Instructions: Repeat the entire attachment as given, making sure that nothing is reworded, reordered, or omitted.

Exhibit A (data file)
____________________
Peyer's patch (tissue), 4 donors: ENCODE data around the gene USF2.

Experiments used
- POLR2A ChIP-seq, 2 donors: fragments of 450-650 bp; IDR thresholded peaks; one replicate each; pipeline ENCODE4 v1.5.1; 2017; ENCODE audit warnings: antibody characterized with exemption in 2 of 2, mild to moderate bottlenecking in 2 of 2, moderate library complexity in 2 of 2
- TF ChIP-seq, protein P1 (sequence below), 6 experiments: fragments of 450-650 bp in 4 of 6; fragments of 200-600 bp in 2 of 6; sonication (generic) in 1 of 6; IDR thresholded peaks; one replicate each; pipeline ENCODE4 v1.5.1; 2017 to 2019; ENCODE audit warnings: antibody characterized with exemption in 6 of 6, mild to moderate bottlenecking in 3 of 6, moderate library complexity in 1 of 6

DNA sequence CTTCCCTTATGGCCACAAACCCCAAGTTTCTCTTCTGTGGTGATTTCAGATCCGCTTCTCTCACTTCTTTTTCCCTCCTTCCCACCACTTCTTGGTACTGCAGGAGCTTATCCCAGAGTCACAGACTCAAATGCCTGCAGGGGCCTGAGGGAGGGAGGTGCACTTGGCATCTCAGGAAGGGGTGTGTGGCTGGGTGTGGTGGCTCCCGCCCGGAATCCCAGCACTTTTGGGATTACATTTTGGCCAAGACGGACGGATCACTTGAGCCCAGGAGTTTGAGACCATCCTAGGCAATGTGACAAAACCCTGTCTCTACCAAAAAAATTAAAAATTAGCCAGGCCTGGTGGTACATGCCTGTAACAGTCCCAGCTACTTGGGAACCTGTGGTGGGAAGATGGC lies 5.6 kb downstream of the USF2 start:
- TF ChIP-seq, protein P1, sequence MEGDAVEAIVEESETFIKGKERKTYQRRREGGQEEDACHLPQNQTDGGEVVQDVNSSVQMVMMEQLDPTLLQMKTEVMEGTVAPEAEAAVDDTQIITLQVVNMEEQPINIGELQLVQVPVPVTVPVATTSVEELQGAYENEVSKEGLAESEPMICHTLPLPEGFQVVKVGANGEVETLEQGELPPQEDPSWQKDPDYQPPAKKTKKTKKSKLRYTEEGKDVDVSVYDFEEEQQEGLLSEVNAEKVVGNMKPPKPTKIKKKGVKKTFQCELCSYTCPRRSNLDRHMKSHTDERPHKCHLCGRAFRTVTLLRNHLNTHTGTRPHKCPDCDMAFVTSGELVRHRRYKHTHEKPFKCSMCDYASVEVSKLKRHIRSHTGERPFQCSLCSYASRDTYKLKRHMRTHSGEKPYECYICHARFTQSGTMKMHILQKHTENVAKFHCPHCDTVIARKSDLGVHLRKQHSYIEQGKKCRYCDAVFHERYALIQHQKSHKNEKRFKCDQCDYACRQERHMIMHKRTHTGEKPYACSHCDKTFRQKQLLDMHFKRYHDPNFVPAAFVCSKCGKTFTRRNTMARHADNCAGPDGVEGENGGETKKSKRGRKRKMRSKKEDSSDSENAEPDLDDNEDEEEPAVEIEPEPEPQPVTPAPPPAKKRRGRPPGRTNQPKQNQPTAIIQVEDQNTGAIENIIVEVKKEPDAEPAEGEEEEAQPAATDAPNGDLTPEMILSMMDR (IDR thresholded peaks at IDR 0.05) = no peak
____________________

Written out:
Peyer's patch (tissue), 4 donors: ENCODE data around the gene USF2.

Experiments used
- POLR2A ChIP-seq, 2 donors: fragments of 450-650 bp; IDR thresholded peaks; one replicate each; pipeline ENCODE4 v1.5.1; 2017; ENCODE audit warnings: antibody characterized with exemption in 2 of 2, mild to moderate bottlenecking in 2 of 2, moderate library complexity in 2 of 2
- TF ChIP-seq, protein P1 (sequence below), 6 experiments: fragments of 450-650 bp in 4 of 6; fragments of 200-600 bp in 2 of 6; sonication (generic) in 1 of 6; IDR thresholded peaks; one replicate each; pipeline ENCODE4 v1.5.1; 2017 to 2019; ENCODE audit warnings: antibody characterized with exemption in 6 of 6, mild to moderate bottlenecking in 3 of 6, moderate library complexity in 1 of 6

DNA sequence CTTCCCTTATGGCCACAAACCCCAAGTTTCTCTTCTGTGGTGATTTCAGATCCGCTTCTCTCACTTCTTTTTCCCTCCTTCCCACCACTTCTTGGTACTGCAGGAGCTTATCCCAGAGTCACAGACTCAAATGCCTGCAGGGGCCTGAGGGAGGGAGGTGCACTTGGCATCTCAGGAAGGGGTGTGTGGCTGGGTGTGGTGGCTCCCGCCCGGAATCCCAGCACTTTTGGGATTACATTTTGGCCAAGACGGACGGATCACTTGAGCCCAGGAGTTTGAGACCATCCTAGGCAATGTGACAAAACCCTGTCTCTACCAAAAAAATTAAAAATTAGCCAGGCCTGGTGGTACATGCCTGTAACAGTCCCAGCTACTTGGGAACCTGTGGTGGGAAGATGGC lies 5.6 kb downstream of the USF2 start:
- TF ChIP-seq, protein P1, sequence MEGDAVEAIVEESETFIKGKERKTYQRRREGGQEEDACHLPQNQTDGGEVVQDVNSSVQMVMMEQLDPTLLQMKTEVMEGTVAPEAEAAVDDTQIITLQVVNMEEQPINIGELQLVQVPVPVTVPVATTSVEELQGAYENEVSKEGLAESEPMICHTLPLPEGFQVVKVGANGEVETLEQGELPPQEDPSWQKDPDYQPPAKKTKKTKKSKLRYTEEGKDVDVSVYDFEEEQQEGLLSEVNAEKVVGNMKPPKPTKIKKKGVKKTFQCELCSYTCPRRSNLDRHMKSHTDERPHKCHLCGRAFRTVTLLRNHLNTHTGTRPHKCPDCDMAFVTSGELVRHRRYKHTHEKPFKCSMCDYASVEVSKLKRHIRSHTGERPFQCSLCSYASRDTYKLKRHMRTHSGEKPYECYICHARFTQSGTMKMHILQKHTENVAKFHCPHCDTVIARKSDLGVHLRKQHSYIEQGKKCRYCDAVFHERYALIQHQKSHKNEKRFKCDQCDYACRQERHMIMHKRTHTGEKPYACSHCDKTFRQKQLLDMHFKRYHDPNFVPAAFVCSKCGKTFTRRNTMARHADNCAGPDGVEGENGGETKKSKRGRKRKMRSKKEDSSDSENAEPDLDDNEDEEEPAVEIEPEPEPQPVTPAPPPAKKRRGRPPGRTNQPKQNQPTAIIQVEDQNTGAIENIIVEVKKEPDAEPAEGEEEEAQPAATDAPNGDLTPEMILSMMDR (IDR thresholded peaks at IDR 0.05) = no peak